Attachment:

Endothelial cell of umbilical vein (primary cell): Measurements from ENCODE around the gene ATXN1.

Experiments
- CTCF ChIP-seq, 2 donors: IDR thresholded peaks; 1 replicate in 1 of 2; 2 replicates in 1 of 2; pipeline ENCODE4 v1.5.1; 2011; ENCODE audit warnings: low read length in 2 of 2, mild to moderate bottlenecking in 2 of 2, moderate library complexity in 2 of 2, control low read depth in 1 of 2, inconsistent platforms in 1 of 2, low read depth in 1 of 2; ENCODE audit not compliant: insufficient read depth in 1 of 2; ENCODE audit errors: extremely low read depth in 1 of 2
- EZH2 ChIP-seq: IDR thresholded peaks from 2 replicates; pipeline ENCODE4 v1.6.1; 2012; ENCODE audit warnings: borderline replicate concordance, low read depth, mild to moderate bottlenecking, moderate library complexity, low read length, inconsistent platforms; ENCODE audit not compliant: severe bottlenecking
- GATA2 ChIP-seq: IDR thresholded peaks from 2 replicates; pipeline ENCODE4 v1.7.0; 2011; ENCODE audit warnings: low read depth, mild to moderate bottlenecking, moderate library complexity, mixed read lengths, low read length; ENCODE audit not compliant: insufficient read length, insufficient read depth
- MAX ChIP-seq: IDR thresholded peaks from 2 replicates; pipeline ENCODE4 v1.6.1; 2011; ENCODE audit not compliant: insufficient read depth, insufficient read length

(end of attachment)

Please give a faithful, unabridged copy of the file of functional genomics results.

Endothelial cell of umbilical vein (primary cell): Measurements from ENCODE around the gene ATXN1.

Experiments
- CTCF ChIP-seq, 2 donors: IDR thresholded peaks; 1 replicate in 1 of 2; 2 replicates in 1 of 2; pipeline ENCODE4 v1.5.1; 2011; ENCODE audit warnings: low read length in 2 of 2, mild to moderate bottlenecking in 2 of 2, moderate library complexity in 2 of 2, control low read depth in 1 of 2, inconsistent platforms in 1 of 2, low read depth in 1 of 2; ENCODE audit not compliant: insufficient read depth in 1 of 2; ENCODE audit errors: extremely low read depth in 1 of 2
- EZH2 ChIP-seq: IDR thresholded peaks from 2 replicates; pipeline ENCODE4 v1.6.1; 2012; ENCODE audit warnings: borderline replicate concordance, low read depth, mild to moderate bottlenecking, moderate library complexity, low read length, inconsistent platforms; ENCODE audit not compliant: severe bottlenecking
- GATA2 ChIP-seq: IDR thresholded peaks from 2 replicates; pipeline ENCODE4 v1.7.0; 2011; ENCODE audit warnings: low read depth, mild to moderate bottlenecking, moderate library complexity, mixed read lengths, low read length; ENCODE audit not compliant: insufficient read length, insufficient read depth
- MAX ChIP-seq: IDR thresholded peaks from 2 replicates; pipeline ENCODE4 v1.6.1; 2011; ENCODE audit not compliant: insufficient read depth, insufficient read length